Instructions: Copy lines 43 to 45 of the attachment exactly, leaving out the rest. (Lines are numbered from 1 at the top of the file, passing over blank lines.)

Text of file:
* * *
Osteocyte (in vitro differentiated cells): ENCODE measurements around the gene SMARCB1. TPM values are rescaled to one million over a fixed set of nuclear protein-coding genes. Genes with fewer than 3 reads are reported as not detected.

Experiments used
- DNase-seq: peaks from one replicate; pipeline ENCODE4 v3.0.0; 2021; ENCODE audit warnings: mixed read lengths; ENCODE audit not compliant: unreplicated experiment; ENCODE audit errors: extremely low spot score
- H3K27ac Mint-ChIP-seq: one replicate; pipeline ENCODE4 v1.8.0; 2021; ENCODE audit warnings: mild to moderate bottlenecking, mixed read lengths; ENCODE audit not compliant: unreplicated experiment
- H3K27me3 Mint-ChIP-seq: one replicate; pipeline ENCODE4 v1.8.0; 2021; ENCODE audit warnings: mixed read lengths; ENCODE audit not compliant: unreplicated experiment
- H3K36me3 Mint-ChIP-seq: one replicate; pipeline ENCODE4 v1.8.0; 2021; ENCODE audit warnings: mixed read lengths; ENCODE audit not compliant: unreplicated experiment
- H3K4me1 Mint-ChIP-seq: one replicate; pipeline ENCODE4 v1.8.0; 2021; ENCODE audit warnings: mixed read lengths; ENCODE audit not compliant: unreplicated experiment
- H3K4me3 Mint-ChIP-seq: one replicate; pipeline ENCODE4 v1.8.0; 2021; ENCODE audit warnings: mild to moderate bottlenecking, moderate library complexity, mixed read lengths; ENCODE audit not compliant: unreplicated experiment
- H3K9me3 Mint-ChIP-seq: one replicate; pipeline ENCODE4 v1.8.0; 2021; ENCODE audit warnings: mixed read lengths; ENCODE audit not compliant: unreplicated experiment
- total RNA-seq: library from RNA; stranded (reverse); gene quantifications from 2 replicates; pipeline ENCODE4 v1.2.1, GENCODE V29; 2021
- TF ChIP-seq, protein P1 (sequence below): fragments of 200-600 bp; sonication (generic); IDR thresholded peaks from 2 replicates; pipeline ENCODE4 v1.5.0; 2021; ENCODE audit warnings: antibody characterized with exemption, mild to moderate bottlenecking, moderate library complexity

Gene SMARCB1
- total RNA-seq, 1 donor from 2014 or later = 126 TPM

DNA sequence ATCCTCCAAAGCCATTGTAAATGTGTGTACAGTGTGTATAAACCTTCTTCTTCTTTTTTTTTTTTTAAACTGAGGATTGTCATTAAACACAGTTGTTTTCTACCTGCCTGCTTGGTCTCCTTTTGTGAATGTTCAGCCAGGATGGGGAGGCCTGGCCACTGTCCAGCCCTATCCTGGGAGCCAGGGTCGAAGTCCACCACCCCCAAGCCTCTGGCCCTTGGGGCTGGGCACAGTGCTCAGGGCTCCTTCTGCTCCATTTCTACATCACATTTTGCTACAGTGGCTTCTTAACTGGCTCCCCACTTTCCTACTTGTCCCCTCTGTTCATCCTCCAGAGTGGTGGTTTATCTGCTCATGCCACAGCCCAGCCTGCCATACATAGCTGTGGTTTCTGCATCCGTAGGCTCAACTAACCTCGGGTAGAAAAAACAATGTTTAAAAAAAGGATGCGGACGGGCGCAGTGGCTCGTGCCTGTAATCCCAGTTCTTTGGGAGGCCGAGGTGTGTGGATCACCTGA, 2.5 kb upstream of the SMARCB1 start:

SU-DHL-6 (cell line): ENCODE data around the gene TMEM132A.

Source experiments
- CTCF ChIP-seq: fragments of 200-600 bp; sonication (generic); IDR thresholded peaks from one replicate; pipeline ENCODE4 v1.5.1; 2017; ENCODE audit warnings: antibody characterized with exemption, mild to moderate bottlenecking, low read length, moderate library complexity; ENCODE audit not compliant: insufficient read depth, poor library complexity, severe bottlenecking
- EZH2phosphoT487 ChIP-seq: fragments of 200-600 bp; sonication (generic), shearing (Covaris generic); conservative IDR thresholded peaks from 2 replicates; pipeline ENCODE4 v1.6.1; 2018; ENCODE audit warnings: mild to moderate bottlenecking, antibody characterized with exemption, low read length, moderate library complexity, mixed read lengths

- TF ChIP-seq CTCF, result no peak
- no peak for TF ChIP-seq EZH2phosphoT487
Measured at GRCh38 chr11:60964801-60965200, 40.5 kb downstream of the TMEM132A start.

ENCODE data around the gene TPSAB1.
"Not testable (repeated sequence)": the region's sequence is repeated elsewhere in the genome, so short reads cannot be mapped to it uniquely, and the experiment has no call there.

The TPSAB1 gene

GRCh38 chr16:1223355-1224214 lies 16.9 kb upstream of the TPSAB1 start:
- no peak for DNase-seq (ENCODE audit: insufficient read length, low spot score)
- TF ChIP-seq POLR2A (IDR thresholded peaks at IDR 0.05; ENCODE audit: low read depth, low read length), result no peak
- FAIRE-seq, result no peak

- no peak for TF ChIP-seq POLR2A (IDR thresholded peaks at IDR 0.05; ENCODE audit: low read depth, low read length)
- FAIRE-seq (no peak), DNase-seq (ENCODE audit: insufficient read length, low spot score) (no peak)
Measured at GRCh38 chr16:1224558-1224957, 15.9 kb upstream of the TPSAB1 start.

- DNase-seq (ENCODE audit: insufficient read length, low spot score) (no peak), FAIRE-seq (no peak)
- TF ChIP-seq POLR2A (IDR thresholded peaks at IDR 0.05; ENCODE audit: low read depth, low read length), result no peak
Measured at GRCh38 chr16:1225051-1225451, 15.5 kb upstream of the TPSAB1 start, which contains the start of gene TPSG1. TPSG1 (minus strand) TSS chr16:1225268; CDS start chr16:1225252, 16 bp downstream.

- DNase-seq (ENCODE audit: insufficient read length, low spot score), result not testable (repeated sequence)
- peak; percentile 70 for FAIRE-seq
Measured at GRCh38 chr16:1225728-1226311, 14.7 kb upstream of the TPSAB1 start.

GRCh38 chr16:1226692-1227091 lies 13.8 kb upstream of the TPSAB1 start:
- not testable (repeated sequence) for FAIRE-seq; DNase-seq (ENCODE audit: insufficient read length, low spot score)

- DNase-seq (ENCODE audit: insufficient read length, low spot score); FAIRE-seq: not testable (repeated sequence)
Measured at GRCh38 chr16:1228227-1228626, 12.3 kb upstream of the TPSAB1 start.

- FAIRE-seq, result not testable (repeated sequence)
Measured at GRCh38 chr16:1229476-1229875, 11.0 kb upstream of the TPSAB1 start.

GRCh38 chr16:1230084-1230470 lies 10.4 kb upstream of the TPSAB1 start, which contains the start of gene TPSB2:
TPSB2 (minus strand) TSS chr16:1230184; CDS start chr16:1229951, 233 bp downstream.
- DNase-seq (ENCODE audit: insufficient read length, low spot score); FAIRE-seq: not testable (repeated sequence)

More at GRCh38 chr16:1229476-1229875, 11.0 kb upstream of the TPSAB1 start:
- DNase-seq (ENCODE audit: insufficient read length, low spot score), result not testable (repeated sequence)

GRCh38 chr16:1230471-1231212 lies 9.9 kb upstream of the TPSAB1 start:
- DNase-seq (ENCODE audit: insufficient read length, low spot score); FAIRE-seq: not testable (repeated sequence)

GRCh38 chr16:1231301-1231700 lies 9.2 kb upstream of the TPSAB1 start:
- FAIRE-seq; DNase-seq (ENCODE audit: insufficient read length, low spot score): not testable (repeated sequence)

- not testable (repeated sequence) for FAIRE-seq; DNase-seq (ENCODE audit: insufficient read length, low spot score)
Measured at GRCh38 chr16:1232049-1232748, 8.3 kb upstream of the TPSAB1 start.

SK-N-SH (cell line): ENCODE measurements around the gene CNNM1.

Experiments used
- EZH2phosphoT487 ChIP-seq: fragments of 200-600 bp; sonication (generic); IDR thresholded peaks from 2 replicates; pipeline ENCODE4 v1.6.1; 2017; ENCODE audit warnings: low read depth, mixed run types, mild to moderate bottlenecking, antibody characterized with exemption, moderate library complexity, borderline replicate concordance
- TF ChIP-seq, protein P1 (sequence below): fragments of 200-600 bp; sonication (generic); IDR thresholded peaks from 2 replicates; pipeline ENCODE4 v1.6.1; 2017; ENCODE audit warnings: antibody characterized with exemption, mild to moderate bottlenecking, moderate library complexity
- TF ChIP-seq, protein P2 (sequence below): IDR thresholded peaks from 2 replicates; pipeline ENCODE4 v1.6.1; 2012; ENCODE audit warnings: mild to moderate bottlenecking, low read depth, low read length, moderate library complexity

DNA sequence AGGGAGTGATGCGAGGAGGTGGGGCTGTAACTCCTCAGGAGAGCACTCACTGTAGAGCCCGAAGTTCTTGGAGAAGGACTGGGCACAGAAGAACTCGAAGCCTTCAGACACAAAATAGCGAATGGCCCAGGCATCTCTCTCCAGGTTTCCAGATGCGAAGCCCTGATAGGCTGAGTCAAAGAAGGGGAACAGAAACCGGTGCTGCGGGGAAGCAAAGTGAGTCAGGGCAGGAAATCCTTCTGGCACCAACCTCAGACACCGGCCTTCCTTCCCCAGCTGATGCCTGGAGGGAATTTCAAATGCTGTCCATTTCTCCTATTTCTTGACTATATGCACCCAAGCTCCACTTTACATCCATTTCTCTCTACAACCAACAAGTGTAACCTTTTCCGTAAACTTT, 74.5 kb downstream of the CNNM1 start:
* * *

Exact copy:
Measured at GRCh38 chr16:1229476-1229875, 11.0 kb upstream of the TPSAB1 start.

GRCh38 chr16:1230084-1230470 lies 10.4 kb upstream of the TPSAB1 start, which contains the start of gene TPSB2:
TPSB2 (minus strand) TSS chr16:1230184; CDS start chr16:1229951, 233 bp downstream.